The Star editorial applauding the Arizona House vote to not expand the state’s Empowerment Scholarship Accounts (“Arizona House was right to reject voucher expansion,” April 20) fails to recognize a vital element in the educational equation – parents’ desire to do what is best for their children.

Children in Arizona deserve the very best education possible — whether in public, charter, home school or private schools — and support for expanding parental choice would not hinder performance but might actually help accomplish statewide excellence in education. Choice would lead to greater accountability, raise standards and lead to more effective schools for all children.

Remember, recently upheld by Arizona’s court as constitutional, the Empowerment Accounts (ESAs) are given not to any school but awarded directly to parents, giving them the flexibility to determine where to invest in their children’s education.

While the editorial suggests that students in our public school districts already have a choice because of open enrollment, why would it not be more advantageous for parents to be able to send their child to another of their neighborhood schools rather than a school across town, if it was a better fit for their child?

The Arizona Legislature has been generous in building its existing Empowerment Scholarship program, making it available to students who have been in foster care, children of active-duty military members, children with disabilities, and those who attend public schools rated D or F by the state. The proposed expansion of the ESA and tax-credit programs builds on what is available and would offer parents even more affordable choices, strengthening educational opportunities for all Arizona children.

The editorial’s argument that these private-school alternatives do not hold themselves accountable to standardized tests and other regulations is unfounded. For example, elementary children in the Diocese of Tucson Catholic schools annually take the Iowa E Standardized Test, a nationally normed exam that helps schools determine individual student achievement and growth from one year to the next. The test results are given to parents to help them assess their child’s progress and are used by the school to improve classroom instruction while fostering student growth. On average, Diocese of Tucson Catholic school students score at or above grade level in reading, language and math. This is in light of the diversity of children served by the diocese — from border schools to mission schools to South Tucson schools — and all schools in between the vast geographical diocesan borders.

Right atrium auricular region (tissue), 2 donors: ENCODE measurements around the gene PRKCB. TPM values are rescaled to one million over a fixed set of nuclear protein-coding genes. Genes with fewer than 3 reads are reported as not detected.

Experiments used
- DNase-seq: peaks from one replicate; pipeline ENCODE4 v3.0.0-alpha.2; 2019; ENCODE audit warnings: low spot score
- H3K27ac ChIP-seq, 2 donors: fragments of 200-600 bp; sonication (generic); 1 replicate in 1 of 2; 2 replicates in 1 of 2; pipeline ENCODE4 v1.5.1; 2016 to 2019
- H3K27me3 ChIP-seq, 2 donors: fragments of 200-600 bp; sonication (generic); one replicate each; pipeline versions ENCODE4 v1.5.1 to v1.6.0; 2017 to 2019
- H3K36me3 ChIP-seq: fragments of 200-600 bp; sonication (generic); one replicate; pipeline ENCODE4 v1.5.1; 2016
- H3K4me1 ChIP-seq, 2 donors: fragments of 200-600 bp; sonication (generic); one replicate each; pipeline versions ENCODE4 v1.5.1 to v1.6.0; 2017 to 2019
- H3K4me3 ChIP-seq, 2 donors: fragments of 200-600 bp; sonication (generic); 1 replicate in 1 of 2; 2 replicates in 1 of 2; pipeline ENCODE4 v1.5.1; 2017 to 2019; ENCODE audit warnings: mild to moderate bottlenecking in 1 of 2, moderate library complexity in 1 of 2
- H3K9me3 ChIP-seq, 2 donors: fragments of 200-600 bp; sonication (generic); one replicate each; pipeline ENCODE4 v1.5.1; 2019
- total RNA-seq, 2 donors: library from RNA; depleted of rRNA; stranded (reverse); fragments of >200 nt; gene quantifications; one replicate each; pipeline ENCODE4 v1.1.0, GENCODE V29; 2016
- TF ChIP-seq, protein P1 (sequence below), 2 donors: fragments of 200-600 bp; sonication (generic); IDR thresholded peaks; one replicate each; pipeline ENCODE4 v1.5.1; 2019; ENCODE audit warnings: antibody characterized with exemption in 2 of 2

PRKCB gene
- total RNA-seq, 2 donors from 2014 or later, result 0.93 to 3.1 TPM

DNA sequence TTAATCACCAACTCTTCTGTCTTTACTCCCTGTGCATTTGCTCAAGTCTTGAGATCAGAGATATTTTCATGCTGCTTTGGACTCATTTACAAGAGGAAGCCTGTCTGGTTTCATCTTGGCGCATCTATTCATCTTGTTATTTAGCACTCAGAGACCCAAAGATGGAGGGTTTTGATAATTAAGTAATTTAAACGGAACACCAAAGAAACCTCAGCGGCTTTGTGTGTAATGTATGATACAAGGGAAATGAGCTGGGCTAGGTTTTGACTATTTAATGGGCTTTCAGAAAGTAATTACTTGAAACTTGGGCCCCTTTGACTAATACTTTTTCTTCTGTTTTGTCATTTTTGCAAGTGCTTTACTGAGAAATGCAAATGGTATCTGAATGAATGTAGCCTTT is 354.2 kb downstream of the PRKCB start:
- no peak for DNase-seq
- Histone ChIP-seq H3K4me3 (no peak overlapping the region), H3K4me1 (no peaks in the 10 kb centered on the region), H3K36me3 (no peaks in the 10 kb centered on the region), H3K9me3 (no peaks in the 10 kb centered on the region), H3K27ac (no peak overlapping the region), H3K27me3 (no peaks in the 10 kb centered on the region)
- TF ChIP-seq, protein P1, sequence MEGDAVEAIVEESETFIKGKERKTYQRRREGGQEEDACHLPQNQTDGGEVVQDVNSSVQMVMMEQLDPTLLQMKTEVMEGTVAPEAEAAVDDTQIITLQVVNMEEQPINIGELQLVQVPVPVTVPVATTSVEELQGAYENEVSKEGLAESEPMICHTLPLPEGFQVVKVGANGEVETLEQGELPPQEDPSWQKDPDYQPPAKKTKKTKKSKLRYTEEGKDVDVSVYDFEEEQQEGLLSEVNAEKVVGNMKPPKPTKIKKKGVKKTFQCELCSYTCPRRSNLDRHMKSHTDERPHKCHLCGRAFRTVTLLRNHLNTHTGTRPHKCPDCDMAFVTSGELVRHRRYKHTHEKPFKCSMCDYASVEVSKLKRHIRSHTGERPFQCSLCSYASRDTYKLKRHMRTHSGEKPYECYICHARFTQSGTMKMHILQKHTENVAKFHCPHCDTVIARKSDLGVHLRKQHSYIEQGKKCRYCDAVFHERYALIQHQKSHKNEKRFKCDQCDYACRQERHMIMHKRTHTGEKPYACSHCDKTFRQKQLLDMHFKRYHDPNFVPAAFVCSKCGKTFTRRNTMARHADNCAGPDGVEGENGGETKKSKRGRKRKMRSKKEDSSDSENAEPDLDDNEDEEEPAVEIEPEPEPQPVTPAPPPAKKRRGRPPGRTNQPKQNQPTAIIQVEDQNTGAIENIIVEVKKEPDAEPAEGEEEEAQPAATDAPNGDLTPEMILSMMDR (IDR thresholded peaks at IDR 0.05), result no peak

Diocesan high school students routinely take standardized tests, including the PSAT and ACT Aspire. They are offered the ACT and SAT tests, which they submit with their college applications just like they would in a public school. They complete Advance Placement exams in the spring with every one of their AP peers in every school in the nation that offers Advanced Placement at the same time using the same tests.

Clearly, accountability is not exemplified in test scores alone. Diocesan schools are closely regulated through the rigorous accreditation protocol of the Western Catholic Education Association (WCEA). Catholic high schools are not only accredited by WCEA, but are also accredited through AdvanceEd, which focuses on school improvement in public and private schools nationwide. In addition, the one diocesan early childhood center, St. Thomas, is accredited by the National Association for the Education of Young Children.

Taxpayers should demand accountability, as the writer of the Star’s editorial states. The Legislature owes its constituents a closer look at what was intended by HB 2291. Lawmakers must continue to discuss how to best support excellence in education across the state. This includes helping to facilitate — rather than limit — parents’ ability to choose where to invest in their children’s education. Families in Arizona deserve nothing less.

Attorney Frank Scerbo and Nancy Darling Walbert are members of the Diocese of Tucson School Board.